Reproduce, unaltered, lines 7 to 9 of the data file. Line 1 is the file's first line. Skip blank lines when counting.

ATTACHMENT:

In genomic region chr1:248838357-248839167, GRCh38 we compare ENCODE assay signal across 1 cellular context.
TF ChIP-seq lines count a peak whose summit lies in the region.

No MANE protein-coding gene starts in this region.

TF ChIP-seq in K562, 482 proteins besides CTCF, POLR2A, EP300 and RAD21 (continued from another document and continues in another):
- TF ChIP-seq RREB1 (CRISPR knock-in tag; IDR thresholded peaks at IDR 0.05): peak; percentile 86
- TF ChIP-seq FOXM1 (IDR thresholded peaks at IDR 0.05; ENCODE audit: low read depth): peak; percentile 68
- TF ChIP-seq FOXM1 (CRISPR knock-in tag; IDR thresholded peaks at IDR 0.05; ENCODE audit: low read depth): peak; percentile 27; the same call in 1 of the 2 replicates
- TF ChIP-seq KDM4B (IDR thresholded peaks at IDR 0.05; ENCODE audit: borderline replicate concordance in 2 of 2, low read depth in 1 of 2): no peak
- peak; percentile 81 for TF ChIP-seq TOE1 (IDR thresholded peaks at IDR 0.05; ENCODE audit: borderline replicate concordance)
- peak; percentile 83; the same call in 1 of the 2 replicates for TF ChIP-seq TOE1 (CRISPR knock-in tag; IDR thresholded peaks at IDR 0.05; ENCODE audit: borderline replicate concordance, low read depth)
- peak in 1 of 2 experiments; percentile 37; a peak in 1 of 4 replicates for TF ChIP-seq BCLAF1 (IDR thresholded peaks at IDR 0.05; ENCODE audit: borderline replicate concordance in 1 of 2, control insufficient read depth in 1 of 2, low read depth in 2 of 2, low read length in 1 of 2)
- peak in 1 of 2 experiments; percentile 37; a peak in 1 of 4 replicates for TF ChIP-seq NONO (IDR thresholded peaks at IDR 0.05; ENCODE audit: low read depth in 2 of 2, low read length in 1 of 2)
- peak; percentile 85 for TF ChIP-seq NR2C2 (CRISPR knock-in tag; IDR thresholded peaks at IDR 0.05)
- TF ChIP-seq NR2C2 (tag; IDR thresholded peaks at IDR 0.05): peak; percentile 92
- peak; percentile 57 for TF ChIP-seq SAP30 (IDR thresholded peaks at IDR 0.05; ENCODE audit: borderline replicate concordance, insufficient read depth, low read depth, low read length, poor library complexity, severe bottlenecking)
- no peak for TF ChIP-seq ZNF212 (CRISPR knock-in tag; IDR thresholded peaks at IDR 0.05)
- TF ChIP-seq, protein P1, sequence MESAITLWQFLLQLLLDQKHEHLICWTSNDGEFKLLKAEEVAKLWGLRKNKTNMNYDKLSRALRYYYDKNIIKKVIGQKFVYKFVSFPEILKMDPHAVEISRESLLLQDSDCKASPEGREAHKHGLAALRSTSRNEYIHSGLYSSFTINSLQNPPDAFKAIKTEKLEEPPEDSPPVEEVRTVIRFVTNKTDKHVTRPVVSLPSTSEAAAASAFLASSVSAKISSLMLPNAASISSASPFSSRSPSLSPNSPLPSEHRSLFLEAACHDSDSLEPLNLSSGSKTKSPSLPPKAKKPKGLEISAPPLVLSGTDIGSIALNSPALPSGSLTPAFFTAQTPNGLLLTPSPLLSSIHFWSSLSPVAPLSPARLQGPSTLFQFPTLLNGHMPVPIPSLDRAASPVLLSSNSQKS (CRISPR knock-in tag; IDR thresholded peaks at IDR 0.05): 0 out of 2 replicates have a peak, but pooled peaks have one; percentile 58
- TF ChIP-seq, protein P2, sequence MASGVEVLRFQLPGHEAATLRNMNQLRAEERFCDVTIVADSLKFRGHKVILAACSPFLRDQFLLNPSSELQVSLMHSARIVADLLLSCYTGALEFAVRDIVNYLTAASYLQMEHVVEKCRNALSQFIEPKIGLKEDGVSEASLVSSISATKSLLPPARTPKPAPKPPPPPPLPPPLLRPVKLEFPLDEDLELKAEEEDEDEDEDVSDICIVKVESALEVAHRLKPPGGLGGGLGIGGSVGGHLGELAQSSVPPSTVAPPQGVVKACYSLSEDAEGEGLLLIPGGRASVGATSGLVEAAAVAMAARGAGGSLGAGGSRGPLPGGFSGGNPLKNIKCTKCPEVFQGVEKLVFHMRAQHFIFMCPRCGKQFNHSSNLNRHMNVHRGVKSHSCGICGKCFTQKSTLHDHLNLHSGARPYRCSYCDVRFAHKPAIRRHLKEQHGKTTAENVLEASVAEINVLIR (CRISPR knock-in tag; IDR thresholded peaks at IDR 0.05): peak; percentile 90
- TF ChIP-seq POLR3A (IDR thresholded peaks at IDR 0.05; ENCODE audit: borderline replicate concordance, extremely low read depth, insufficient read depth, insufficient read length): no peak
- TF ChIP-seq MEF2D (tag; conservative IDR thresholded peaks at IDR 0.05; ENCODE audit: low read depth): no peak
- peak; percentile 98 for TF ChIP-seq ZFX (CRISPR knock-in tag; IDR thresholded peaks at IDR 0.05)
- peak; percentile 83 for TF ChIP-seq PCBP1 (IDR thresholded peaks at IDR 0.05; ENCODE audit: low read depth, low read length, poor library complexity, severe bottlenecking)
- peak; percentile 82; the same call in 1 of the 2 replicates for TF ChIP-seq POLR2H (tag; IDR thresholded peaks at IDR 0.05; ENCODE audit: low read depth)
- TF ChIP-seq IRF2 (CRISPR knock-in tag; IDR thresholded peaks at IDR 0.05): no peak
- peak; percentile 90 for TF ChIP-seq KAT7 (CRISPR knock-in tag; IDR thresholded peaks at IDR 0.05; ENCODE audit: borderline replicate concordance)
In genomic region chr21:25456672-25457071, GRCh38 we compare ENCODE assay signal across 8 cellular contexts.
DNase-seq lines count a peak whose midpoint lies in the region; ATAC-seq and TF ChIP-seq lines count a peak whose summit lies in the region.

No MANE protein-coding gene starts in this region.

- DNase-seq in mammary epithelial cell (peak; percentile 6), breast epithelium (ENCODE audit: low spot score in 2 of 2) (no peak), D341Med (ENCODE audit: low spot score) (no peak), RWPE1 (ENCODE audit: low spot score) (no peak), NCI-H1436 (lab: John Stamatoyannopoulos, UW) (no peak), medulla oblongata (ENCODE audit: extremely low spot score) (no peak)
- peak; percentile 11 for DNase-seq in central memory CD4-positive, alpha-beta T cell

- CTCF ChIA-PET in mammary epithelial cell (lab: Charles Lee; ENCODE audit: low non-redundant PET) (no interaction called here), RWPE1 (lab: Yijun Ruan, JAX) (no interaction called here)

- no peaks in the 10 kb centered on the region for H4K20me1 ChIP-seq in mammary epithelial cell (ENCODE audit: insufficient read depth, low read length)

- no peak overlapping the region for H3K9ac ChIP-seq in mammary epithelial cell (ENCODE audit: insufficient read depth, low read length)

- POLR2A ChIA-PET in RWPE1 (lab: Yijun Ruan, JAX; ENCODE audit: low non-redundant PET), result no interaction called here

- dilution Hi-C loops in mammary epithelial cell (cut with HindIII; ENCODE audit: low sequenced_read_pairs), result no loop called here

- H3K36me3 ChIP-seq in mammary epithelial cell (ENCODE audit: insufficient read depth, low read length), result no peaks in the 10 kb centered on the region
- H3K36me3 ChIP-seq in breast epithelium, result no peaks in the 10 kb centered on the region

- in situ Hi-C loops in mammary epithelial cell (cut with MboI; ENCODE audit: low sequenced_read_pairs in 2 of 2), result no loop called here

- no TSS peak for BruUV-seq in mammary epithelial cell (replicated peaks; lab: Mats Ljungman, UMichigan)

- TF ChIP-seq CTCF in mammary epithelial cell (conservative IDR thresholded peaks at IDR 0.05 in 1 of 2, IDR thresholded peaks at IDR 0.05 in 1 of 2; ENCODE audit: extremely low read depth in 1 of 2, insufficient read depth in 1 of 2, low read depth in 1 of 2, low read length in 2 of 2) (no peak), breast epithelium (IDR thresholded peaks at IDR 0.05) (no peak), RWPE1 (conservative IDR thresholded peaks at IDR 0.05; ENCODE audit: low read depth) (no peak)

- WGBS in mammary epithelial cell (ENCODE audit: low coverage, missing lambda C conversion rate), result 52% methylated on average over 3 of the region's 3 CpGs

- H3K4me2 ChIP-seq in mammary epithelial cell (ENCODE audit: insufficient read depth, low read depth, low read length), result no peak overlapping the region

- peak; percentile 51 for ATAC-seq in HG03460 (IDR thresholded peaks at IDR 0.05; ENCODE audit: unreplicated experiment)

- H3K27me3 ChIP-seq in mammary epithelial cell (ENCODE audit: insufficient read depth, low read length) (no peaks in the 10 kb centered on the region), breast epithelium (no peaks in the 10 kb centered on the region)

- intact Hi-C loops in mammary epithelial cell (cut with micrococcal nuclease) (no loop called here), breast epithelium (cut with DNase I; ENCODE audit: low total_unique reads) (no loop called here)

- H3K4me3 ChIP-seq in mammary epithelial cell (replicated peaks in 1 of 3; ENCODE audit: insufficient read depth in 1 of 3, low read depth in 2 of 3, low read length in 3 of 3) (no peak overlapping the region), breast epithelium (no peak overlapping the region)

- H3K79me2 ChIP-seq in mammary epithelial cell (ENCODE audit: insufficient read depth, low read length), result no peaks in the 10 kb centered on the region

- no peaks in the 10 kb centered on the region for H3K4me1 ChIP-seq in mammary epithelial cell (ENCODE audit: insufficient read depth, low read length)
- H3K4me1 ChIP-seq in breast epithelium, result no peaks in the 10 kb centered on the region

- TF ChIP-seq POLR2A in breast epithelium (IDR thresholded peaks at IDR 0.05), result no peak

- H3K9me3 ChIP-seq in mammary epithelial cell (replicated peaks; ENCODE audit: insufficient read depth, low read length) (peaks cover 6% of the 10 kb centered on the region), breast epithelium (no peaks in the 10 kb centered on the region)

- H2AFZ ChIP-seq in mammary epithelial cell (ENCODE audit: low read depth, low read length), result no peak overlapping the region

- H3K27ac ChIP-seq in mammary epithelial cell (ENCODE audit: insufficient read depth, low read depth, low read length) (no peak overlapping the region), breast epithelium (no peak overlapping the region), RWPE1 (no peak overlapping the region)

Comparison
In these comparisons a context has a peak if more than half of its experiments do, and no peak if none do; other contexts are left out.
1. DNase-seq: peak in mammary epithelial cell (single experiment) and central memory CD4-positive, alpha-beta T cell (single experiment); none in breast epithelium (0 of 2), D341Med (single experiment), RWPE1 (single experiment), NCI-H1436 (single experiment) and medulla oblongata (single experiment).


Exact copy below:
- TF ChIP-seq FOXM1 (CRISPR knock-in tag; IDR thresholded peaks at IDR 0.05; ENCODE audit: low read depth): peak; percentile 27; the same call in 1 of the 2 replicates
- TF ChIP-seq KDM4B (IDR thresholded peaks at IDR 0.05; ENCODE audit: borderline replicate concordance in 2 of 2, low read depth in 1 of 2): no peak
- peak; percentile 81 for TF ChIP-seq TOE1 (IDR thresholded peaks at IDR 0.05; ENCODE audit: borderline replicate concordance)